Minnesota's two Pulitzers something to cheer about

  • Article by: GRAYDON ROYCE , Star Tribune
  • Updated: April 16, 2012 - 9:32 PM

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In typical Minnesota fashion, the jubilation was low-key Monday afternoon at the offices of two arts groups honored for producing Pulitzer Prize-winning work last year.

At Minnesota Opera Center, a half-empty bottle of warm champagne signaled a modest celebration at the desk of artistic director Dale Johnson.

At Graywolf Press, staffers continued working after the announcement and waited patiently to raise a toast at 4:30 p.m. Their restraint belied how extraordinary it is to have two Pulitzers with Twin Cities connections.

In music, the Pulitzer went to composer Kevin Puts for "Silent Night," a Minnesota Opera commission that had its world premiere last November at the Ordway Center in St. Paul. Tracy K. Smith won the poetry award for "Life on Mars," published by Minneapolis-based Graywolf.

"It changes everything for Tracy and for us," said Jeffrey Shotts, who has edited Smith's three books at Graywolf. "It adds that recognition and shows how capable small, independent nonprofit presses can be."

The awards cap a season of achievement for both organizations. Graywolf last year had a National Book Award finalist, a top 10 book in Publishers Weekly and a National Book Critics Circle Award. Graywolf also published translations of the last two Nobel Prize winners in literature.

The Minnesota Opera, which has garnered national attention for programming new work, brought "Silent Night" to the stage, and revived the rarely seen "Wuthering Heights," by famed film composer Bernard Herrmann. Next January, John Patrick Shanley's Pulitzer-winning play "Doubt" will have its world premiere as an opera.

Smith, a New Yorker who celebrated her 40th birthday Monday, said in a statement that the news was "particularly elating, because I think of the book as a tribute to my father, who passed away in 2009."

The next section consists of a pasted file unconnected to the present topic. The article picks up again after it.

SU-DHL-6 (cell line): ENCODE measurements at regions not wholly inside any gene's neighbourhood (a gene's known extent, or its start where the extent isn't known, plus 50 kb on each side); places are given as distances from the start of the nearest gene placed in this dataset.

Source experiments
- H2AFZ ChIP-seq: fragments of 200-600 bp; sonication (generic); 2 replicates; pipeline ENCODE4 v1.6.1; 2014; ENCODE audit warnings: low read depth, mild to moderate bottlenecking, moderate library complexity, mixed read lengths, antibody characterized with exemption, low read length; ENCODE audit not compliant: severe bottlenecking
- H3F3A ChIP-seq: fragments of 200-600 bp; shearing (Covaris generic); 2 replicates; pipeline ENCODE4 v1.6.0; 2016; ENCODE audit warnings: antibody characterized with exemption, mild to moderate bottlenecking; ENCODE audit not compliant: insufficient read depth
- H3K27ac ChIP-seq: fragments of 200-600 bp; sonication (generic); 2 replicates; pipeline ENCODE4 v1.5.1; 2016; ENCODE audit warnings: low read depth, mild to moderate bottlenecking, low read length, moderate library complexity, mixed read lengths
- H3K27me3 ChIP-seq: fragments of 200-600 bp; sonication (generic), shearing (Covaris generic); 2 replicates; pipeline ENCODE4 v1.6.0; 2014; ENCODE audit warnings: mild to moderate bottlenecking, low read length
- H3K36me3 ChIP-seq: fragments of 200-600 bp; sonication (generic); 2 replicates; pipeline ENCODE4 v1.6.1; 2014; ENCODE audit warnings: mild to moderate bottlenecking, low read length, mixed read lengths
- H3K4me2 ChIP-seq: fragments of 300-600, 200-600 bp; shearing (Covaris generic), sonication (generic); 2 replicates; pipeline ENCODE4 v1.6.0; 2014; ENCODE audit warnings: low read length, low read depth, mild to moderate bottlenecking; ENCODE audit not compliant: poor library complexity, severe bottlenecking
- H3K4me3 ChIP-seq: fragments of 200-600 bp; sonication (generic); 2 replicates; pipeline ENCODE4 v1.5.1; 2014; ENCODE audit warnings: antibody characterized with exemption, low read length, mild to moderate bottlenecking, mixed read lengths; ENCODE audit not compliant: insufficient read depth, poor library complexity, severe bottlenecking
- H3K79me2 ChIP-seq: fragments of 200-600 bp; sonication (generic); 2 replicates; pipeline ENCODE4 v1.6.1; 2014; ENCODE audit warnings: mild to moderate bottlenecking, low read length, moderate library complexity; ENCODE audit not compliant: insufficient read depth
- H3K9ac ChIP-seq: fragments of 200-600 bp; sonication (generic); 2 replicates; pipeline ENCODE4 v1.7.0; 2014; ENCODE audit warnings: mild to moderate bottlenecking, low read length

A real shocker

Puts, also 40, said that he learned of the award when the Associated Press called him. "I'm still in shock," he said, as his 2-year-old son, Benjamin, squealed in the background.

"An opera is an incredibly collaborative work, so I want to thank the Minnesota Opera for being so wonderful, and my librettist, Mark Campbell. He figured out a beautiful architecture for the piece."

Puts, who lives in New York, has composed mostly instrumental music, including a piece performed in 2006 by the Minnesota Orchestra.

"Silent Night," based on the story of the 1914 Christmas truce during World War I, was conducted by Michael Christie, who is now the opera's music director.

"Kevin had this innate understanding of how to express music through the voice, and you can't teach that," said Christie. "That's genius."

Christie said Puts was "still the same old humble Kevin" in a couple of text messages Monday.

"He had the same kind of boyish glee that he had on opening night," Christie said.

In a Star Tribune review, critic Larry Fuchsberg described "Silent Night" as "grimly beautiful," and said it "heralds the emergence of composer Kevin Puts as a force in American opera. ... In the course of two hours he integrates an astonishing range of forms and styles. ... 'Silent Night' is, improbably, Puts' first opera; it shouldn't be his last."

The Minnesota Opera spent about $1.5 million to produce "Silent Night."

Johnson said he remembered the first workshop.

"After we did the first act, everybody was just weeping at the beauty of the piece," he said. "We all knew at that time that it was something pretty special. When the second act came in, it was even better."

The opera is commissioning Puts again, but Johnson would not discuss details.

Smith began at Graywolf with "The Body's Question" in 2003 and followed with "Duende" in 2007. "Life on Mars" is a collection of poems about the stars and her late father, an engineer on the Hubble space telescope.

"She's grown with each collection in poise and grace and intelligence," said Graywolf publisher Fiona McCrae, speaking from England, where she's attending the London Book Fair. "In anticipation of the awards, I had a mixture of hope and expectation like many publishers do. Tracy's insights and lyricism are real. She's a true, deep talent."

Minneapolis' Coffee House Press was a Pulitzer finalist in poetry for "How Long" by Ron Padgett.

Shotts was holding down the fort at Graywolf's offices, which are less than a mile away from the Opera Center in downtown Minneapolis. He said he heard the news when someone shouted, "Tracy K. Smith won the Pulitzer Prize!"

Michael Taeckens, in his first day as marketing director, suddenly found himself deluged by media requests.

"We're still in a state of happy shock," he said.

Under McCrae, Graywolf has had an astounding run of accomplishment. Writer Deborah Baker was a finalist for the National Book Award last year; in 2010, Eula Biss won the National Book Critics Circle Award for "Notes From No Man's Land."

Graywolf also has published work by the past two recipients of the Nobel Prize for literature, poets Liu Xiaobo of China and Tomas Tranströmer of Sweden.

"This means a lot to us," Shotts said of Smith's award Monday, "for the art of poetry and for Tracy, and for us."

Northfield writer Mara Hvistendahl was a Pulitzer finalist in nonfiction for "Unnatural Selection: Choosing Boys Over Girls, and the Consequences of a World Full of Men."

Staff writers Rohan Preston and Claude Peck contributed to this report. Graydon Royce • 612-673-7299

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